The last citywide survey was completed in 1979. Unlike the current effort, the 1979 survey was a “windshield” survey that identified buildings that appeared to have architectural significance but the surveyors did not have the tools to conduct additional historical research to evaluate the significance of the properties. Beginning with the survey and inventory of City-owned properties in 2000, professional architectural historians and volunteers have surveyed and inventoried more than 5000 properties that are included in the database are now available to the public.
There are two Historic Context Statements about Queen Anne. One covers the period to 1962. The second commissioned by the Queen Anne Historical Society covers the period from 1963 to 2012. It was funded by a generous grant from 4Culture.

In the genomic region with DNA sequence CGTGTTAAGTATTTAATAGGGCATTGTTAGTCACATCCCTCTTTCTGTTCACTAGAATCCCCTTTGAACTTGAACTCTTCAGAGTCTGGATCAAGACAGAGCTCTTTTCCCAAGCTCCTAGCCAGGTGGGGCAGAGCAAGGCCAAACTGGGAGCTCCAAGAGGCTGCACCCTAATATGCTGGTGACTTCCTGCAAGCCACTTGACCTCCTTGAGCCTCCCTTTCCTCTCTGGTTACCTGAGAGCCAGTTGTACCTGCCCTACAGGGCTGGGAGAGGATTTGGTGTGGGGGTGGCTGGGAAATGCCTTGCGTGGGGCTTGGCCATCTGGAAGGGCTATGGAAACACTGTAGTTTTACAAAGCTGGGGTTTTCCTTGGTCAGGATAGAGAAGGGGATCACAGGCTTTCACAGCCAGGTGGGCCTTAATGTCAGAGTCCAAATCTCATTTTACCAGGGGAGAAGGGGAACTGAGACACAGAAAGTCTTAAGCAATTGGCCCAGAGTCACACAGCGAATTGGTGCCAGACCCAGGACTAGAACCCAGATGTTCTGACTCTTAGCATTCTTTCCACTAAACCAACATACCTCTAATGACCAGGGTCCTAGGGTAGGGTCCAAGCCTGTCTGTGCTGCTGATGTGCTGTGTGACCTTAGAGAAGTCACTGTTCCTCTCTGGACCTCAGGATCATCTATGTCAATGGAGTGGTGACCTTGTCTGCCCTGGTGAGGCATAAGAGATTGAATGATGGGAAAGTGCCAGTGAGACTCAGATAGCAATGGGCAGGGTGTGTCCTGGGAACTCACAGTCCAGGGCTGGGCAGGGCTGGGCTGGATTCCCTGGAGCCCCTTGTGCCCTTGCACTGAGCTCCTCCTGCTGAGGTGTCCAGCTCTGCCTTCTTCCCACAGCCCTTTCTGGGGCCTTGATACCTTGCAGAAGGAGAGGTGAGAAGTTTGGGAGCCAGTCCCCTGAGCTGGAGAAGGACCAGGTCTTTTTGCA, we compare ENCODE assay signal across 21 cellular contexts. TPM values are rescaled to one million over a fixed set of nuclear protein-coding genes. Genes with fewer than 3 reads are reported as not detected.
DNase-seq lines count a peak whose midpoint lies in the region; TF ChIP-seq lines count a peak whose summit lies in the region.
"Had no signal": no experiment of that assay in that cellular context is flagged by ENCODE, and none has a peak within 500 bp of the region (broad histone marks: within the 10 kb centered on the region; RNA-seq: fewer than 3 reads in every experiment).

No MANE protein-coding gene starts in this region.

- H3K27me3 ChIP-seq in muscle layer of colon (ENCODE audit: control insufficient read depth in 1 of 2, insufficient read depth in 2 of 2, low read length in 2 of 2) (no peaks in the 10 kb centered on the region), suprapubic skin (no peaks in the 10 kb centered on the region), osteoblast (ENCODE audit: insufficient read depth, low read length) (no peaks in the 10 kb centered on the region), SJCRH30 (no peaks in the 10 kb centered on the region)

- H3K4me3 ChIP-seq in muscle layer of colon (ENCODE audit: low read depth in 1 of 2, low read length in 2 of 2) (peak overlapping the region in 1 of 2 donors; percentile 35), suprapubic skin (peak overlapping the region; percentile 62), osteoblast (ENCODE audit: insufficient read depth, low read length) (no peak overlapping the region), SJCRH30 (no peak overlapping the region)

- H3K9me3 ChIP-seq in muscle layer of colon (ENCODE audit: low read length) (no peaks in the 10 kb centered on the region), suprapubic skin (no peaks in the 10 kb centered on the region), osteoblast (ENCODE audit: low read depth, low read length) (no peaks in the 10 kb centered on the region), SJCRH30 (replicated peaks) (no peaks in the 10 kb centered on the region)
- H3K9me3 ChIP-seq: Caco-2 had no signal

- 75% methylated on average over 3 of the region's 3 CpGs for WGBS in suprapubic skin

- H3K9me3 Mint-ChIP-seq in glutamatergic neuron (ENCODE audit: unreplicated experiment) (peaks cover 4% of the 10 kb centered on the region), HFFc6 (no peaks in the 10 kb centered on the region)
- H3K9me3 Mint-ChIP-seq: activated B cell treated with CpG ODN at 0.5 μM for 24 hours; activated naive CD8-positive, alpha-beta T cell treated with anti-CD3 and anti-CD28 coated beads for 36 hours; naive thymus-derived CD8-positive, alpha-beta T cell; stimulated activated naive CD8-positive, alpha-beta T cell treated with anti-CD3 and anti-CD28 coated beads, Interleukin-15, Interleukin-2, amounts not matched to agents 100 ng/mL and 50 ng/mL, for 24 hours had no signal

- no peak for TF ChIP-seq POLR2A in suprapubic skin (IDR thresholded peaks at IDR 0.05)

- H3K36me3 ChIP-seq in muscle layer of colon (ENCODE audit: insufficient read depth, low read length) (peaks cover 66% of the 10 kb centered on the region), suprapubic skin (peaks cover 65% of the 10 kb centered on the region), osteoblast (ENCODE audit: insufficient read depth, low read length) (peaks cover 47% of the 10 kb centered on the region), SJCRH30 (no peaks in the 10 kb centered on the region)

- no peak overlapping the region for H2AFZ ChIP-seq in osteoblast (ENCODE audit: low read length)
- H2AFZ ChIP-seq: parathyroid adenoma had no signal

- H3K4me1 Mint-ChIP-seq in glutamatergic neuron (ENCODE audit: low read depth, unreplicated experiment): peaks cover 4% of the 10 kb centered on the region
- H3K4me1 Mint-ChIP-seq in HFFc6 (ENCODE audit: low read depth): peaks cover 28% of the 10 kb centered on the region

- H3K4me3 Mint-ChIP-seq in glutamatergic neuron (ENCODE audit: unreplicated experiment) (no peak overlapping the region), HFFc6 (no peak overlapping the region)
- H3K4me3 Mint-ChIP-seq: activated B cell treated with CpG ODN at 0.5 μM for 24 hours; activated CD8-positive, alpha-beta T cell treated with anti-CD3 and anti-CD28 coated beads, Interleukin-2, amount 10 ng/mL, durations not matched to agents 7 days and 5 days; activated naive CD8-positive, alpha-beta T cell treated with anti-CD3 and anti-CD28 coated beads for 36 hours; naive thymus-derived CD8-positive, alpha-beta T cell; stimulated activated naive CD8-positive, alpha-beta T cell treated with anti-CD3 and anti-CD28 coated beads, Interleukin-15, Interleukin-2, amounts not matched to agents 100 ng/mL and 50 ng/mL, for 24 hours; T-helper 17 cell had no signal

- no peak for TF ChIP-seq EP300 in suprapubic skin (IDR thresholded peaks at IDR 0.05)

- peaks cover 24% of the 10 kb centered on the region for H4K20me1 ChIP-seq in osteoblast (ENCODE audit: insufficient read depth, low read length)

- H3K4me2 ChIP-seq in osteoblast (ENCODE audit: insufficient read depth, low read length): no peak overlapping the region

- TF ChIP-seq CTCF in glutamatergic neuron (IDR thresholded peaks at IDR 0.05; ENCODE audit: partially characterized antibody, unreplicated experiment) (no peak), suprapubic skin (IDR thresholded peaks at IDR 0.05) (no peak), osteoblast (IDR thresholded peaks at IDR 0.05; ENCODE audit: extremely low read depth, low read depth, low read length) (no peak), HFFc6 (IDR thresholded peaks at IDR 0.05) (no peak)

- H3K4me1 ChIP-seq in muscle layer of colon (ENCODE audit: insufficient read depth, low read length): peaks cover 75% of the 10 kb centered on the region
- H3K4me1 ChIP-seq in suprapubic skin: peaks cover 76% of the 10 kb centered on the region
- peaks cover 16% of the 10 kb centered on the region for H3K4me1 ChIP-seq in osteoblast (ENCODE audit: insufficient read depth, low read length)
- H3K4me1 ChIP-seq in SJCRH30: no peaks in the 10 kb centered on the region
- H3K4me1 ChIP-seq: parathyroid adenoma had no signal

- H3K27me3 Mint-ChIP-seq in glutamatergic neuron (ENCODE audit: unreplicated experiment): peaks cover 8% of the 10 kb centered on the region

Historical Context Statements are called out by the Secretary of the Interior’s Standards for Historic Preservation as the basic tool underpinning individual and historic district landmark nominations either to local registers or the National Register of Historic Places. …Continue reading “Historic Context Statements”→
Hold your breath. The people and buildings in this photo tell so many great stories about Queen Anne and Seattle’s future that it practically knocks your socks off. The stories range from the role of wealthy women in creating Seattle’s civic institutions; to the importance of unions in constructing this city; and to the architects who came west to design among other buildings, places for the care of injured, sick and sometimes abandoned children.